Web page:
2.122 In order to resolve any interference caused by a Radio Amateur’s use of frequencies
between 5.2585 MHz and 5.4065 MHz, we (or others) must be able to contact the
licensee by telephone. We believe that telephone is the only means of contact that
provides reliable and immediate access to the licensee. The licensee is therefore
responsible for ensuring that he or she can be contacted promptly. This includes, for
example, ensuring that the battery of a mobile ‘phone will last for the duration of the
transmissions and that he or she is not in a mobile ‘phone ‘not-spot’.
I suppose I have a few issues with that.
I have no issues being contacted by telephone, however I’d question whether it is reliable and immediate!
I never answer my phone from an unknown or withheld number.
I don’t answer my phone whilst operating
I don’t check my mobile signal at regular intervals.
I rely on people who actually want to speak to me to leave a voice mail or text me and I’ll return their call when convenient to me.
I NEVER answer my home phone. I only respond to voice mail messages (I’ve had one genuine call in the last 6 months).
The obvious reliable and quickest way to contact me, whilst operating on 5Mhz, would be to call me on the mode and frequency I am currently working
Contact by telephone may not get a response for many hours after the event.
And hopefuly the licensee has registered their (current) mobile phone number with Ofcom, not only their landline number.
Actually I wonder if OFCOM have thought about 5Mhz portable (aka “temporary location”) operations or only think of Amateurs using the band from their home QTH?
While reading through the clarification notes (a good thing for me to do as I got my, still active, G8GLM call back in 1974!) - I see that the points 2.45 & 2.46 clearly state that only those holding a UK call can be “secondary operators” as I would call them - i.e. someone operating the station call sign under the supervision of the licensee.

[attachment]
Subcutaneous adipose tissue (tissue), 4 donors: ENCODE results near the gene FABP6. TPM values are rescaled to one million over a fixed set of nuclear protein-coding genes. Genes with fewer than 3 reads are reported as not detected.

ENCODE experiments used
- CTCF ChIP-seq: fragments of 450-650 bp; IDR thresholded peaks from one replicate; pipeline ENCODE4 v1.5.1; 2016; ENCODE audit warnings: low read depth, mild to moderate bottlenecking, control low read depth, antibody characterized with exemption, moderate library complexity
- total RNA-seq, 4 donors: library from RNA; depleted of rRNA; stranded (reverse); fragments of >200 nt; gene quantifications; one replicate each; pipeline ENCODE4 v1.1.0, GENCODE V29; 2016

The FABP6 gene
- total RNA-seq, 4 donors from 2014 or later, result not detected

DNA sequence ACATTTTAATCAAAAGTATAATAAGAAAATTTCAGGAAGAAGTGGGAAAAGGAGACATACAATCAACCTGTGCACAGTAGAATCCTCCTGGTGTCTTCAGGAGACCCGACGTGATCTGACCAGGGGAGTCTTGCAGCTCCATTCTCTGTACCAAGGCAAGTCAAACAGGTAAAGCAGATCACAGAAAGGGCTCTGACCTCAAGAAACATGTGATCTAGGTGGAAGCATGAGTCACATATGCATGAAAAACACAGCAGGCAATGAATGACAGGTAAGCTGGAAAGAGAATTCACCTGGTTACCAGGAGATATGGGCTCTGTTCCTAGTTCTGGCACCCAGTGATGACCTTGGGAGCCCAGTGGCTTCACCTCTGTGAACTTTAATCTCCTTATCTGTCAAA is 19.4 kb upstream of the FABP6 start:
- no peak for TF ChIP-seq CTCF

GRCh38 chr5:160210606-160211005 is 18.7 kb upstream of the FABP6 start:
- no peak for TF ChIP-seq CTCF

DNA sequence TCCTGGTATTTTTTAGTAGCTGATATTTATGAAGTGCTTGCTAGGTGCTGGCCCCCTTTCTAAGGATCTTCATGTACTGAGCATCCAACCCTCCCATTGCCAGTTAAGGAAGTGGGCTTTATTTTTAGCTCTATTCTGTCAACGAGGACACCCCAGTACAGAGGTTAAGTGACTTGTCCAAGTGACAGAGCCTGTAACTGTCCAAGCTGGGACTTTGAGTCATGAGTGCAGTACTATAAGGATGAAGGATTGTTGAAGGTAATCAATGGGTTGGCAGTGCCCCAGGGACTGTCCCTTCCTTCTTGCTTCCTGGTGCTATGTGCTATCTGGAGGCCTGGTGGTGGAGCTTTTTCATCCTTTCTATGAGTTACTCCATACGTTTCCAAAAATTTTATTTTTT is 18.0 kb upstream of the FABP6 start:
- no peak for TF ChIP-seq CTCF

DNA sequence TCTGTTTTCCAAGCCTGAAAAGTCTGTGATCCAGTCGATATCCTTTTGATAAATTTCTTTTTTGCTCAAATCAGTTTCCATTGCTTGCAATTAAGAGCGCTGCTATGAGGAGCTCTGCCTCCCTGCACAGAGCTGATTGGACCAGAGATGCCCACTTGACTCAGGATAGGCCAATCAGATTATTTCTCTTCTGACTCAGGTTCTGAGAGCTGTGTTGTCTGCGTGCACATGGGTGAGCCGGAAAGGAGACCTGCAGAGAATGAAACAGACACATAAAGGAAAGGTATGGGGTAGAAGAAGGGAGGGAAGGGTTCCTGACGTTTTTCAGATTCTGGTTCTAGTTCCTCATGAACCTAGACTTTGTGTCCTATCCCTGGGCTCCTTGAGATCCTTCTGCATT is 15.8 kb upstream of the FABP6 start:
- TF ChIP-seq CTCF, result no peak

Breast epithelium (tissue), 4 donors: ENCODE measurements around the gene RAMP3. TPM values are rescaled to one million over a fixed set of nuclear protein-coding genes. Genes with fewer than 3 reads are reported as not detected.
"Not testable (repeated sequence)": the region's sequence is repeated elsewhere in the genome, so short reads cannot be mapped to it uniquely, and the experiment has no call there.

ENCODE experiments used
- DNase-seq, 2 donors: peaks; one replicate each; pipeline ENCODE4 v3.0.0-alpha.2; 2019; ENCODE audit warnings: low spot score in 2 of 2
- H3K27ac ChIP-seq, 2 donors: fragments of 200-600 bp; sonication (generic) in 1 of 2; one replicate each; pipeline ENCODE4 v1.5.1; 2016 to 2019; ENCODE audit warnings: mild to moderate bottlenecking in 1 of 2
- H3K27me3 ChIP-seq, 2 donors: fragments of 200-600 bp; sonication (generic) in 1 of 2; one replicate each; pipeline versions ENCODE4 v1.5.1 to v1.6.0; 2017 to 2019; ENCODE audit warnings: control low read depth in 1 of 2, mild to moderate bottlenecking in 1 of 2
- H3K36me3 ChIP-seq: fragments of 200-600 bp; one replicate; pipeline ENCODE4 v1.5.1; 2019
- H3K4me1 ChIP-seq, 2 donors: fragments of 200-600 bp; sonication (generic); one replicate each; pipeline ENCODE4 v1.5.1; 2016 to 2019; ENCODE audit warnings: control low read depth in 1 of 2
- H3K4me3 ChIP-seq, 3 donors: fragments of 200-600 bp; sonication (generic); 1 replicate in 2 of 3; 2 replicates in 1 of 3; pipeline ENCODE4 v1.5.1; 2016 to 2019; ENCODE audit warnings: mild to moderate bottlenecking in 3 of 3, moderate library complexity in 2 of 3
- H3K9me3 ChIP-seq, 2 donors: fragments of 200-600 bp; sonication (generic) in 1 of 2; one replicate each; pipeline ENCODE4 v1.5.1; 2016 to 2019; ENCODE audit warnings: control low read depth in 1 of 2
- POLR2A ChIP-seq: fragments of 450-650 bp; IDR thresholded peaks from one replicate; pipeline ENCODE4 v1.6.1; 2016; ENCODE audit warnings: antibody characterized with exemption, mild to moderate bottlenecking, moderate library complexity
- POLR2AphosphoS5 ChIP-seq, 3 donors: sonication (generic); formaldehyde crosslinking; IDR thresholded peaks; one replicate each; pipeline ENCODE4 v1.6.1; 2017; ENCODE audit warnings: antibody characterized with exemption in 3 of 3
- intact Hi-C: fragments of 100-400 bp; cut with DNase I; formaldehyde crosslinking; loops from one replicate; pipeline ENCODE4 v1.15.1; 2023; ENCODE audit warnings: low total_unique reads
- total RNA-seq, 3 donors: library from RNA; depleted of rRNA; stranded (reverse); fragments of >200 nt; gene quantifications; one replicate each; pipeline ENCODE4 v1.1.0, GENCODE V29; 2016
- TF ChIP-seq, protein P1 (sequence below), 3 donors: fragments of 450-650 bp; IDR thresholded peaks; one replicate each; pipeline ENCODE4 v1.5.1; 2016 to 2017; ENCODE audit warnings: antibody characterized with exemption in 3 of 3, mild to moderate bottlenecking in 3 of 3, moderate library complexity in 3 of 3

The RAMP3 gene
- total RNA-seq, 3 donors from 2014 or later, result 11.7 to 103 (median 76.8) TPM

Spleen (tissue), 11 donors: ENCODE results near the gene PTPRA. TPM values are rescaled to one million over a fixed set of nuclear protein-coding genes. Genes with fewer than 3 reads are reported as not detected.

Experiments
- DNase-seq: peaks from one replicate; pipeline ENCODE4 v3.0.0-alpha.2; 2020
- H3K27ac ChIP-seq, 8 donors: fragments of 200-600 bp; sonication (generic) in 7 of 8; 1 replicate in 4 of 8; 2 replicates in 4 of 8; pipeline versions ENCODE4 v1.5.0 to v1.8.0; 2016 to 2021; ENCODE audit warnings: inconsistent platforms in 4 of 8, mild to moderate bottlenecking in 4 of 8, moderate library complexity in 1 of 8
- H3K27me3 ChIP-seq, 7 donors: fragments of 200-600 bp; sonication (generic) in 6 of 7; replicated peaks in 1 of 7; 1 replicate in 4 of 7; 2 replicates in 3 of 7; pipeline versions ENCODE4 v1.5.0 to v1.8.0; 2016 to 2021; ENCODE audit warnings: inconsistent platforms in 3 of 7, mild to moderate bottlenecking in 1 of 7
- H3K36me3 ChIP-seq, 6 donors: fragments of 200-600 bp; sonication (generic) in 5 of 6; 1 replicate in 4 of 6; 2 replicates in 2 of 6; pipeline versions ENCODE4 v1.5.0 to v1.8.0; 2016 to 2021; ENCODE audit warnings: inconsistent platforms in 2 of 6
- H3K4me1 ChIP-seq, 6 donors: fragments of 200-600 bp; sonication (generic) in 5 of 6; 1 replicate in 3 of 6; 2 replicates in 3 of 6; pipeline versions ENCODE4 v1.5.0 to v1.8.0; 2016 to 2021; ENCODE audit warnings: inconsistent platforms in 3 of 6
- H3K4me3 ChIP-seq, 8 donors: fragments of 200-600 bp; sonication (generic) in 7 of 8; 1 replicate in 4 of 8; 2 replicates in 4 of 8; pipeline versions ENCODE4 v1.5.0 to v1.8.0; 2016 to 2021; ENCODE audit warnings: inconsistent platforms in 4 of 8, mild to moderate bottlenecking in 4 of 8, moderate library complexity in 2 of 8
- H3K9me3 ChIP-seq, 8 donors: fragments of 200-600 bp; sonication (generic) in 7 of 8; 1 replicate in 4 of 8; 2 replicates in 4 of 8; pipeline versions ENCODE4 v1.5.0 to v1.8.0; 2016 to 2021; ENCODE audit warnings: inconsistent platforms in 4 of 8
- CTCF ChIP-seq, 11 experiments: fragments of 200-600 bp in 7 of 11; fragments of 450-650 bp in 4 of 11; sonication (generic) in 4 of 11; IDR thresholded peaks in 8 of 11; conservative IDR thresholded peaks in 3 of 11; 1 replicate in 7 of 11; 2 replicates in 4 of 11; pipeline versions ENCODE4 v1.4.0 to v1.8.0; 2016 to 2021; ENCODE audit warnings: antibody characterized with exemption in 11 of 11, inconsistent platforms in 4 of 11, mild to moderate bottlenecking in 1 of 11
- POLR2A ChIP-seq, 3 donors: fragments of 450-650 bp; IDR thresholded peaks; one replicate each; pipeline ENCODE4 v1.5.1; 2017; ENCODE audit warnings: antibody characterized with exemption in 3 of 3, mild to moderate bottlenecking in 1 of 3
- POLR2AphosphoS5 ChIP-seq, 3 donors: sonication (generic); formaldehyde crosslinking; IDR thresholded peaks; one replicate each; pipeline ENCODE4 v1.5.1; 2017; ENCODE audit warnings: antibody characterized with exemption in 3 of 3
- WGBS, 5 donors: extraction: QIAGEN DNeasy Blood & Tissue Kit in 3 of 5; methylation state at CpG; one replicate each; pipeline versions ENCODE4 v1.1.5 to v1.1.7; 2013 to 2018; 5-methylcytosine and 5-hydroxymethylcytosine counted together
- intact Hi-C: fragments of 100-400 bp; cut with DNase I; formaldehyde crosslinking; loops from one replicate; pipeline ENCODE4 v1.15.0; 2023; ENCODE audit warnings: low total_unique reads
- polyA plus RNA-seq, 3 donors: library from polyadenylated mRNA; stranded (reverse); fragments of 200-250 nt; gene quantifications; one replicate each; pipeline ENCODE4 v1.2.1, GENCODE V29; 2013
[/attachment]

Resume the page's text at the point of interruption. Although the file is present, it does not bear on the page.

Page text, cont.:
I can see this perhaps being an issue when amateurs from none CEPT agreement countries come and wish to operate, for example, a club station under supervision.
The clarification 2.46 (it appears to me), stops JOTA and similar operations in the UK, where scouts and guides wish to talk to each other via Amateur Radio but do not have a call sign. Or do all Amateur Radio club stations supporting JOTA apply for a special NoV to allow this for a specific period of time?
I’ve found another interesting paragraph in the explanatory notes, 2.107 that should be noted by Non_England_based UK full stations operating abroad (i.e. on the way to Friedrichshafen). The RSL should not be included, so for example GW3ABC should sign as DL/G3ABC and not DL/GW3ABC and MM0XYZ would be DL/M0XYZ not DL/MM0XYZ.
3(4) Only where this Licence is a Full Licence may the Licensee permit a non-licensed
person to send a Message using the Radio Equipment provided that the Radio Equipment is
operated by the Licensee.
It used to be the case that only SES stations had this privilege but this was changed some time ago. There used to be a limitation on the destination of these messages ie UK & USA but this seem to have changed as well.
The bit about “the Radio Equipment is operated by the Licensee.” I have taken to mean who holds and operates the mic.
The following two paragraphs in the document are also relevant to you as operator being reachable in a short period of time when operating on 5MHz:
2.122 In order to resolve any interference caused by a Radio Amateur’s use of frequencies between 5.2585 MHz and 5.4065 MHz, we (or others) must be able to contact the licensee by telephone. We believe that telephone is the only means of contact that provides reliable and immediate access to the licensee. The licensee is therefore responsible for ensuring that he or she can be contacted promptly. This includes, for example, ensuring that the battery of a mobile ‘phone will last for the duration of the transmissions and that he or she is not in a mobile ‘phone ‘not-spot’.
(I would interpret a “non-spot” to be no cell coverage).
and 2.123 It is also important that we have up-to-date contact details in our systems. If the MOD suffers interference and has the station call sign, they may contact us to get the address or telephone number of the licensee. The quickest way of updating contact details is via our online licensing portal46. If this is unavailable, licensees may send an e-mail notification to firstname.lastname@example.org.
If the MOD contact Ofcom to get your address when they have interference, this infers that you DO need to send Ofcom your intended portable location when activating a summit on 5MHz,
It’s clear Ofcom have considered operation from a temporary location:
From the notes to schedule 1:
(viii) The Licensee shall operate the Station only at the Main Station
Address or at a Temporary Location within the United Kingdom.
And from section 17 Interpretation
(jj) “Temporary Location” means a fixed location in the United Kingdom which is not the
Main Station Address or an Alternative Address;
Clearly a Temporary Location does not have an associated address, so you can’t be expected to notify anyone of it :-s Indeed operation from a Temporary Address is explicitly excluded.